(HealthDay News) — Two-thirds of acute abdominal aortic aneurysm (AAA) events occur in those aged ≥75 years, with most events in men <75 years occurring in smokers, according to a study published online August 19 in the Journal of the American Heart Association.

Dominic P.J. Howard, DPhil, from the University of Oxford in the United Kingdom, and colleagues conducted a prospective, population-based study to determine the incidence and outcome of acute AAA events, and the impact of screening.

The researchers identified 103 incident acute AAA events over the 12-year study period within the study population of 92,728. The incidence was 55, 112, and 298/100,000/year for men aged 65–74, 75–85, and 85 years or older, respectively. Sixty-six percent of all events occurred at age ≥75 years. Among those aged 65–74 years, incidence was highest among male smokers, with most (96.4%) events in men aged <75 years occurring in ever-smokers. Using trial evidence of screening efficacy, extrapolating rates to the U.K. population, the current U.K. screening program would prevent 5.6% of aneurysm-related deaths. By 2030, 91% of deaths are expected to occur at age ≥75 years, with 28.6% occurring in women.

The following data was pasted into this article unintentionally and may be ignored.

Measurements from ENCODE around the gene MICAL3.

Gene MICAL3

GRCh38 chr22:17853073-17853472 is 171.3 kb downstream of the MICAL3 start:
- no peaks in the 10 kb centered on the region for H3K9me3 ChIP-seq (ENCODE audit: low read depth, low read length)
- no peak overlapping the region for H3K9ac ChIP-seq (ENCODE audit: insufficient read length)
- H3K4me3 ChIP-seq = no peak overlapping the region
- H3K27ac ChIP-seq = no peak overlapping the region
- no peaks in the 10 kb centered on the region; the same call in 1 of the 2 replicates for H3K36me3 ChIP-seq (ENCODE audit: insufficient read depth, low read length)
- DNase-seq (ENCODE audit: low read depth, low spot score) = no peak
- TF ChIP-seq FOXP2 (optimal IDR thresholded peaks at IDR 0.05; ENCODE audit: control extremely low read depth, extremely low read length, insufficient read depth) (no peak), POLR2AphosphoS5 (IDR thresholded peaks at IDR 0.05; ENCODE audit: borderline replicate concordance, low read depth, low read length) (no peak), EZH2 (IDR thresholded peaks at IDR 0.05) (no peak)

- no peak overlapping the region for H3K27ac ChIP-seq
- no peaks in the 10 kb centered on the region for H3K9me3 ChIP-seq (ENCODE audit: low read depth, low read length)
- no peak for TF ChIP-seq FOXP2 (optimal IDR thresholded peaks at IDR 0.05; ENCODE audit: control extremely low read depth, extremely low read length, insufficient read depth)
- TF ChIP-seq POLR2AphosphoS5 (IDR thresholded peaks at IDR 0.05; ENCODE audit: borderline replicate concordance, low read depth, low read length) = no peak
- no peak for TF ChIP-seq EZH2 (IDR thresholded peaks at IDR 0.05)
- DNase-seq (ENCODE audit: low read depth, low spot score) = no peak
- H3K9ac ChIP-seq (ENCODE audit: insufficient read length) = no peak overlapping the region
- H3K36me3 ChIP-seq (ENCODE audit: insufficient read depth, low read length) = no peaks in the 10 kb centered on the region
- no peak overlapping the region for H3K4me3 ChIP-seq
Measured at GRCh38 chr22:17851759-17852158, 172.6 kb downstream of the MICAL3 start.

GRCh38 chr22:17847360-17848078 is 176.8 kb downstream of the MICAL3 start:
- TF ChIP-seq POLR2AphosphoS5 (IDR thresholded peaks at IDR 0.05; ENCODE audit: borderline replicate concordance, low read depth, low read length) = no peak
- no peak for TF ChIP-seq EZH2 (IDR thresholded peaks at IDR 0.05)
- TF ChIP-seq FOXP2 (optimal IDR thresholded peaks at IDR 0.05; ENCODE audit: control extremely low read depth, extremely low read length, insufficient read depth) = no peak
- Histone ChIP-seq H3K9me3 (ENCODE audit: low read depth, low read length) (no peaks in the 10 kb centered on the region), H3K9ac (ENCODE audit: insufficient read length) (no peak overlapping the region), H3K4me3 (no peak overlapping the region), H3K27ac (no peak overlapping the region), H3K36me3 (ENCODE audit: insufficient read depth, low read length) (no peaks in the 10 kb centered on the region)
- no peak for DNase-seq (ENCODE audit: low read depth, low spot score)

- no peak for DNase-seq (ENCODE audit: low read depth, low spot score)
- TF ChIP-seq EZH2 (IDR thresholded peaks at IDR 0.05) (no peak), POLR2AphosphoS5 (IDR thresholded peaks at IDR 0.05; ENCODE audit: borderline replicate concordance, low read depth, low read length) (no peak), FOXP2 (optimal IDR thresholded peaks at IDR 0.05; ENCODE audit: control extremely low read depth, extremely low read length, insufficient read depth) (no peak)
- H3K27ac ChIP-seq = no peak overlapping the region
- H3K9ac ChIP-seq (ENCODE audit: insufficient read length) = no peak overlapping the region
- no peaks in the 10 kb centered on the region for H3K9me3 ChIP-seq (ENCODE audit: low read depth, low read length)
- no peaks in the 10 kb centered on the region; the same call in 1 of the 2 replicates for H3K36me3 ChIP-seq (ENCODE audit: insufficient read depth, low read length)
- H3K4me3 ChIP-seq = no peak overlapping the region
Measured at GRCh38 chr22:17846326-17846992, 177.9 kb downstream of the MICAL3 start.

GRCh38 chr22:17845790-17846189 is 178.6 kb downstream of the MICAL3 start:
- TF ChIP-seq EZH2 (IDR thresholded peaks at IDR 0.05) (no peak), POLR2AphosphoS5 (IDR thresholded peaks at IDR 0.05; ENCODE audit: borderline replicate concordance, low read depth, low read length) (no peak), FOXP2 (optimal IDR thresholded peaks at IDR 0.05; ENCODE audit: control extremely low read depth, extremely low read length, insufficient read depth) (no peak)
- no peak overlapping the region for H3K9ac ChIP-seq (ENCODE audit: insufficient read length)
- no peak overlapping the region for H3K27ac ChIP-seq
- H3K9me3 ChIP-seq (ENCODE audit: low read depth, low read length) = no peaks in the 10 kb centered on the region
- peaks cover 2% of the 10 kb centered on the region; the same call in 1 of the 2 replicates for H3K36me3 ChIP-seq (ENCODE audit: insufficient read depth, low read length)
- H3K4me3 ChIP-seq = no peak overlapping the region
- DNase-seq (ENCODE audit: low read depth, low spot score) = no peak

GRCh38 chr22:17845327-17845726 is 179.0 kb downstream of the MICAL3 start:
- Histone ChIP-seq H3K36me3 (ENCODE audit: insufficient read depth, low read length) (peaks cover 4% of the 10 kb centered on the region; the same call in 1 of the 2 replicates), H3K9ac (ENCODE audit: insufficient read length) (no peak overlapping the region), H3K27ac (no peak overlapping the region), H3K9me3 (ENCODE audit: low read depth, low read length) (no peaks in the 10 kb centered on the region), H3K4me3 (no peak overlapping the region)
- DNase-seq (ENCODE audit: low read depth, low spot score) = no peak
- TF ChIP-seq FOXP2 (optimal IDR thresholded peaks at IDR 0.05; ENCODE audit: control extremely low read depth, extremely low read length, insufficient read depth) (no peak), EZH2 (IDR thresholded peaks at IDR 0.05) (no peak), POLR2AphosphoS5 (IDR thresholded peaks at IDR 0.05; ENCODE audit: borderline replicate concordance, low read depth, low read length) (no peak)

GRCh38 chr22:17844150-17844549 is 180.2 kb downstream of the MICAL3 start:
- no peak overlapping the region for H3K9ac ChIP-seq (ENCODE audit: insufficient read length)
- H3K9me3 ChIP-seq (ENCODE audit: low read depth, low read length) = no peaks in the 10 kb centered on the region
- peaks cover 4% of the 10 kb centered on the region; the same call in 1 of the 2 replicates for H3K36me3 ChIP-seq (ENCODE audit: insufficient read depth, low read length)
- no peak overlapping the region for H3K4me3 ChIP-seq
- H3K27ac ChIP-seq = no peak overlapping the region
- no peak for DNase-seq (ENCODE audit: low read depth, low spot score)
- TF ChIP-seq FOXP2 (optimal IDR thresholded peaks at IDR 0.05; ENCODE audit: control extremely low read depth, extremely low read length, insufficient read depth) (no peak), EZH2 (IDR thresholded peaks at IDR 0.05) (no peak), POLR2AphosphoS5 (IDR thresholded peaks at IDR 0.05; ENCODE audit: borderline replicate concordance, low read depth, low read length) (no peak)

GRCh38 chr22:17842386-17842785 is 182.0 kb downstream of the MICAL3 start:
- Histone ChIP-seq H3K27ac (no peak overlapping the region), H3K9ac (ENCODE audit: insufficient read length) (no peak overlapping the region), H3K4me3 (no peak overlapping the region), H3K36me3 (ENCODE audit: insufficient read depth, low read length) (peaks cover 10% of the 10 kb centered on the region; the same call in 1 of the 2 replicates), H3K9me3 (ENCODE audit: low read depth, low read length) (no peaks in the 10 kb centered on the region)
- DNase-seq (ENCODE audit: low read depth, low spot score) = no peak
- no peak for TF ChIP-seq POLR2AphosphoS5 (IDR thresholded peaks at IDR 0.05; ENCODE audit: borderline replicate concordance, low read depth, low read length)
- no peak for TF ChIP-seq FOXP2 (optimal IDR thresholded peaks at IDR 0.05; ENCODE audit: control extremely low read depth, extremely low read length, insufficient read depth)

“Given that two-thirds of acute AAA occurred at ≥75 years of age, screening older age groups should be considered,” the authors write.

Several authors disclosed financial ties to the pharmaceutical industry.

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